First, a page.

Becoming a real estate investor is a more lucrative opportunity than ever before. But it also requires being smarter than ever before if you want to succeed. How do you go from being a new investor to being a smart investor? It’s not an overnight process, but you can speed it up by following a few simple tips and guidelines.

  1. Keep Tabs On All Expenses

It’s easy to overlook a small repair cost here and there, but this is a terrible habit to keep as each of those small expenses will eventually add up into something larger. The problem compounds and becomes worse as your business grows and you acquire more properties. It’s important that you keep track of each and every expense associated with buying, owning, or selling a property.

This includes expenses that occur while a tenant is renting the property. As the homeowner, most of the property repairs will be your responsibility. If you find that your accounts aren’t looking as impressive as they should, then you may need to take a step back and look for any number of small expenses that you may not have accounted for.

  1. Calculating Carrying Cost

This falls into a similar category as the previous piece of advice. Carrying costs refer to the expenses that are required to own a property. The list includes insurance, utilities paid for by the owner, taxes, mortgage payments, maintenance costs, business license fees, and vacancy expenses. All of these costs are going to take a bite out of your bottom line. If you don’t take the time to account for them, then you’re going to be surprised when your ROI is much lower than projected.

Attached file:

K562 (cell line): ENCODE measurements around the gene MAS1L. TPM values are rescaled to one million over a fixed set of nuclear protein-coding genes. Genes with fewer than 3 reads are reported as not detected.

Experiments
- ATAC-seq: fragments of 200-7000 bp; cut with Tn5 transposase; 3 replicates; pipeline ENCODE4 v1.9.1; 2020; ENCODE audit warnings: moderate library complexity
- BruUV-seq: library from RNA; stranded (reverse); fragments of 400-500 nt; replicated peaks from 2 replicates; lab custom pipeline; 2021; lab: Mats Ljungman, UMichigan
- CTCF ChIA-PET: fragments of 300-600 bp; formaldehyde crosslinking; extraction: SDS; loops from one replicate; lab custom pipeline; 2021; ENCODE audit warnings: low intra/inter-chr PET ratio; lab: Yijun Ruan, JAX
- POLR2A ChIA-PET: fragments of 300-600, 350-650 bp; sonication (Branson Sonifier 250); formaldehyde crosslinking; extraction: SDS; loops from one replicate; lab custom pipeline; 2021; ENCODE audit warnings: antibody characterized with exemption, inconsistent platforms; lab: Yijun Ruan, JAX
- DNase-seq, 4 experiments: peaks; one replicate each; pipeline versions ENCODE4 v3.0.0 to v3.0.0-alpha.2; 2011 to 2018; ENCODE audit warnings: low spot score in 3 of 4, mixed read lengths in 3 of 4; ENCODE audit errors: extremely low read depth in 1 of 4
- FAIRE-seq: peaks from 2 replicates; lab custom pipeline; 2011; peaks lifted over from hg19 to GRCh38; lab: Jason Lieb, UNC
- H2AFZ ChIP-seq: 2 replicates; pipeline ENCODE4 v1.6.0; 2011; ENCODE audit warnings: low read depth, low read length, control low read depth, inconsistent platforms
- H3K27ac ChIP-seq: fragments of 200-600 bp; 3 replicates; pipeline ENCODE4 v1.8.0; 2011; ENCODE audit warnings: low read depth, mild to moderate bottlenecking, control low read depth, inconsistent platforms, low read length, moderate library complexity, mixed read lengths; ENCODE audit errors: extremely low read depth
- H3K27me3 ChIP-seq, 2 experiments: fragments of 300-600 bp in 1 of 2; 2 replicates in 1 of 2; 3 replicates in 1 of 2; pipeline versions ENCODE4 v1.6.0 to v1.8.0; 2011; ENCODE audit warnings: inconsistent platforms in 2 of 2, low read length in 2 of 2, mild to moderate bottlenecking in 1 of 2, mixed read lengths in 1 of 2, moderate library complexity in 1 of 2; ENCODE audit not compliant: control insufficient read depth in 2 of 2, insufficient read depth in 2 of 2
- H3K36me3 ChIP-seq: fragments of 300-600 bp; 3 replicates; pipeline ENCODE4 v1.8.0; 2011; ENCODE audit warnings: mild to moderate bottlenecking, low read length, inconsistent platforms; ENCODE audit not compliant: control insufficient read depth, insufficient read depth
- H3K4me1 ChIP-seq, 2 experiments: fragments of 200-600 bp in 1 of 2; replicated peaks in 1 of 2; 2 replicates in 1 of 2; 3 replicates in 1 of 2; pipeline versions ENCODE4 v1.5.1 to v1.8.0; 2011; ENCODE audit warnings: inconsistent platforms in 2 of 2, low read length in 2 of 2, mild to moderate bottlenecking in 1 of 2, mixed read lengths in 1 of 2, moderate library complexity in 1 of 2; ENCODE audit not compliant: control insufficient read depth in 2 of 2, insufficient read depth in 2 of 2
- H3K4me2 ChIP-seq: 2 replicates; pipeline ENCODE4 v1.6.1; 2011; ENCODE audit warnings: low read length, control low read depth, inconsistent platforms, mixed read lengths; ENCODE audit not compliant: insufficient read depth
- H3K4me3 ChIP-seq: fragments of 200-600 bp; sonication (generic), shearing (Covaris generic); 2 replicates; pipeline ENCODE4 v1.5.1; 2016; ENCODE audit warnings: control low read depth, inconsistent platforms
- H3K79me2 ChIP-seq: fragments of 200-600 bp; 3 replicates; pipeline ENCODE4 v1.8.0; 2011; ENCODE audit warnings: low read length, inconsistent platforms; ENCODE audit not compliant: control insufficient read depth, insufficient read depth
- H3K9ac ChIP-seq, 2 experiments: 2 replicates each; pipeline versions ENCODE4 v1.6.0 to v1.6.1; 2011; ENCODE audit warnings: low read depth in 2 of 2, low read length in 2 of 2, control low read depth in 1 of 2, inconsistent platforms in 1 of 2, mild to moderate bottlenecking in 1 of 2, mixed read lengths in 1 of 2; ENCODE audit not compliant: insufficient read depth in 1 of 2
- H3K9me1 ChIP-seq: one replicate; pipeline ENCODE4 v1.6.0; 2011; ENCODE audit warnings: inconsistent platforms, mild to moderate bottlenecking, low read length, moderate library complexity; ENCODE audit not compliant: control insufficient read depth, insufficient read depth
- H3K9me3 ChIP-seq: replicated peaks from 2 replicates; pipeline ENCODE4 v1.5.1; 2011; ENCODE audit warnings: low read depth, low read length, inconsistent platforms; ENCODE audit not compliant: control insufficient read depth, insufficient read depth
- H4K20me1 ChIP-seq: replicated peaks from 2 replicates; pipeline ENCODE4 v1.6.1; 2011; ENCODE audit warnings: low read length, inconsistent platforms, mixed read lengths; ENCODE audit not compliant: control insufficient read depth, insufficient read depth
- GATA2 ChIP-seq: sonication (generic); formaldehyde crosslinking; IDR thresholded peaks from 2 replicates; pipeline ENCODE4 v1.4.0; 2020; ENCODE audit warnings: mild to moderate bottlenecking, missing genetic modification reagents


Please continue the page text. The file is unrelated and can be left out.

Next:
Understanding the carrying cost of a property will also help you accurately price the property for rental. If your rental income for all of your properties isn’t balancing out the carrying costs, then your business is sinking rather than growing. This brings up the third point, which relates to the rental cost for properties.

  1. Obey The 1% Rule

More advanced investors may be able to ignore this rule and still make a profit, but it’s best for all newcomers to obey this rule closely until they have plenty of experience in the market. The 1 percent rule is extremely simple. It states that you should not invest in a property if you cannot earn 1 percent of the total cost of the property each month. For example, you must be able to earn a rental income of $1,000 per month if you are going to pay $100,000 for the property.

Obviously, this rule does not apply if you do not plan on renting the properties for tenants. And it is always best to aim for more than 1 percent each month. But keep this percentage as a bottom line and do not waiver when considering investing in a new property. The 1 percent rule is a powerful tool for controlling risk.

  1. Don’t Forget Closing Costs